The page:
The African Union (AU) is advocating for a minimum 10-year extension of the African Growth and Opportunity Act (AGOA), emphasizing the need for stability and predictability in trade relations between Africa and the United States. Speaking at a series of meetings between African trade ministers and U.S. officials, AU Trade Commissioner Albert Muchanga urged that any potential modifications to the program should be deferred for consideration in the future.
AGOA, launched in 2000, provides duty-free access to the U.S. market for qualifying African countries, facilitating exports to the world's largest consumer market. The program is scheduled to expire in September 2025, and discussions are underway regarding its renewal.
Commissioner Muchanga stressed the importance of an extension ranging from 10 to 20 years, emphasizing that this duration is crucial for the investment community and would help reduce uncertainty.
African trade ministers convened in Johannesburg to establish a unified position on the program's future, and they are scheduled to hold discussions with U.S. officials, including U.S. Trade Representative Katherine Tai.
While U.S. lawmakers and the Biden administration have expressed support for AGOA's renewal, there is an ongoing debate in Washington about potential modifications to enhance the program's impact.
Constance Hamilton, the top trade official for Africa in the Biden administration, recently suggested that Congress should explore changes to make the program more impactful. However, African governments and certain U.S. industry groups are concerned that attempting to modify AGOA during the renewal process could lead to delays in its reauthorization.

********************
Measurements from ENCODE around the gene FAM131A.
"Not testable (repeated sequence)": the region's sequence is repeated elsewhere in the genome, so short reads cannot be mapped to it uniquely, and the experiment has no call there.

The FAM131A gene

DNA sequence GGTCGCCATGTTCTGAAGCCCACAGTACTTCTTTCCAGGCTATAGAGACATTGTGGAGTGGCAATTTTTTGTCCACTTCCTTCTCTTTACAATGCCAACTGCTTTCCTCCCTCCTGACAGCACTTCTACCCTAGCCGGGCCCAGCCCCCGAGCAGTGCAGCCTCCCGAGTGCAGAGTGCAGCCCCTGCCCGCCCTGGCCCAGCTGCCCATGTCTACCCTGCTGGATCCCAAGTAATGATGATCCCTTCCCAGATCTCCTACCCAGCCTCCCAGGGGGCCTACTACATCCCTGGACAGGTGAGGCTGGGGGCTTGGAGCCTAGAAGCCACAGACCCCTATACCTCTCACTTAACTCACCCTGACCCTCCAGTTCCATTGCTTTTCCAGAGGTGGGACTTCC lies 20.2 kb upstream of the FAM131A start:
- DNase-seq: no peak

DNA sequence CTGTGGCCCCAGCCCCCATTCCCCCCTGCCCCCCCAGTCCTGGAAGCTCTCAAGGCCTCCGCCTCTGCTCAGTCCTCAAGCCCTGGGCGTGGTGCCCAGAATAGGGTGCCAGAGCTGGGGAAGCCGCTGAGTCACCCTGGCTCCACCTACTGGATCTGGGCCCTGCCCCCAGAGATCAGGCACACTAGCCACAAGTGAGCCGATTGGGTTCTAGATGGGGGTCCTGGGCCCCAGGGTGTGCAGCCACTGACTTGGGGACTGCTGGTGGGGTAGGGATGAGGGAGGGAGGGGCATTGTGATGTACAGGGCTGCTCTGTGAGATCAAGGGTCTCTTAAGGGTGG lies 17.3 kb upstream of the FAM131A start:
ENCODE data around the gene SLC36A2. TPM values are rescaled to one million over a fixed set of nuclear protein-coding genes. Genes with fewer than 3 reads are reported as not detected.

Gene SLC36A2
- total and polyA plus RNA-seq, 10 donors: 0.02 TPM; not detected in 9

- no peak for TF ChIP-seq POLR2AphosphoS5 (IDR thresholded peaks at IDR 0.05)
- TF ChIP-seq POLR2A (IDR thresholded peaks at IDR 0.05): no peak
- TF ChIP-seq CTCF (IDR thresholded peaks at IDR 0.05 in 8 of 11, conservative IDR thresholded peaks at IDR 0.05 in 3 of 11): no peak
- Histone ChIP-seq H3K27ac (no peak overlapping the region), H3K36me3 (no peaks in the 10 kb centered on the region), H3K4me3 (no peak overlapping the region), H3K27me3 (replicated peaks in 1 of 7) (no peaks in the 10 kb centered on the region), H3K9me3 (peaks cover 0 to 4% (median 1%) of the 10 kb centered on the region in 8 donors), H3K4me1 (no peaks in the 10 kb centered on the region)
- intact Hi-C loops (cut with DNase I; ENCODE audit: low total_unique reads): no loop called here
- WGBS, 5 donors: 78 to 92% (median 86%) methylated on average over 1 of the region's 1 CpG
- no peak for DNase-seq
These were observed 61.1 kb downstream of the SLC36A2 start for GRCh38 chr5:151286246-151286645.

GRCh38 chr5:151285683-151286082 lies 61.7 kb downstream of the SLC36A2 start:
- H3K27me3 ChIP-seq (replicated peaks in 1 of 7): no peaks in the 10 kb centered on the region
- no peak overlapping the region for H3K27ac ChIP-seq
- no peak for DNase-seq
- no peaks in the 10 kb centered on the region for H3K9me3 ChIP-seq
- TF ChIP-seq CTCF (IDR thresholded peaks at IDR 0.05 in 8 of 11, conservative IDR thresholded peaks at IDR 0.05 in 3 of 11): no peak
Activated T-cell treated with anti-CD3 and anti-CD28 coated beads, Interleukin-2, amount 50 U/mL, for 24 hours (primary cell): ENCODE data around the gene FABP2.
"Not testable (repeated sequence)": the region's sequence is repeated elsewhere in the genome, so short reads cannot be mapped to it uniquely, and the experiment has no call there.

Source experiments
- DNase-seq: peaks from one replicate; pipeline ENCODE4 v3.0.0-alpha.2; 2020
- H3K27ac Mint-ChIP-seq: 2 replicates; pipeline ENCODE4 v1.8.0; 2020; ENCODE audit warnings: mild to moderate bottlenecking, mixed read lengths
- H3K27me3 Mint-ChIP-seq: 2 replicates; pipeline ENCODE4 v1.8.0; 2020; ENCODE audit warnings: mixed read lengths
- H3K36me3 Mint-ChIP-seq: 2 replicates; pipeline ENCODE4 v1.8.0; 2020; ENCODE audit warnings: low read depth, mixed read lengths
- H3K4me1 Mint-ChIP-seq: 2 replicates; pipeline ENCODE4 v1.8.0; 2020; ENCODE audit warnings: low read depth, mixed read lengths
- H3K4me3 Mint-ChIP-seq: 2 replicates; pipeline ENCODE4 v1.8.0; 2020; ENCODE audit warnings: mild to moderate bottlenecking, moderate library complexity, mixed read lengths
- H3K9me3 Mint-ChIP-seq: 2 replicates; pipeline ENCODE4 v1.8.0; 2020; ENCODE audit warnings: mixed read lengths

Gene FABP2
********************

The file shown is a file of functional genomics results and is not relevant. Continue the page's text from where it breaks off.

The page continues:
Commissioner Muchanga proposed that any enhancements or modifications to AGOA should be considered after the extension is secured.
It is worth noting that AGOA's current duty-free provisions are one-sided, with U.S. exports to African markets remaining subject to national tariffs. Some U.S. lawmakers have previously recommended making the program more reciprocal.
In addition, Muchanga clarified that U.S. exports will not receive tariff-free access to the new African Continental Free Trade Area (AfCFTA). Africa is in the process of establishing AfCFTA, which aims to create a $3.4 trillion economic bloc comprising 1.3 billion people, making it the largest free trade area since the establishment of the World Trade Organization.
The Biden administration recently announced its intention to end the participation of Gabon, Niger, Uganda, and the Central African Republic in AGOA due to governance and human rights concerns.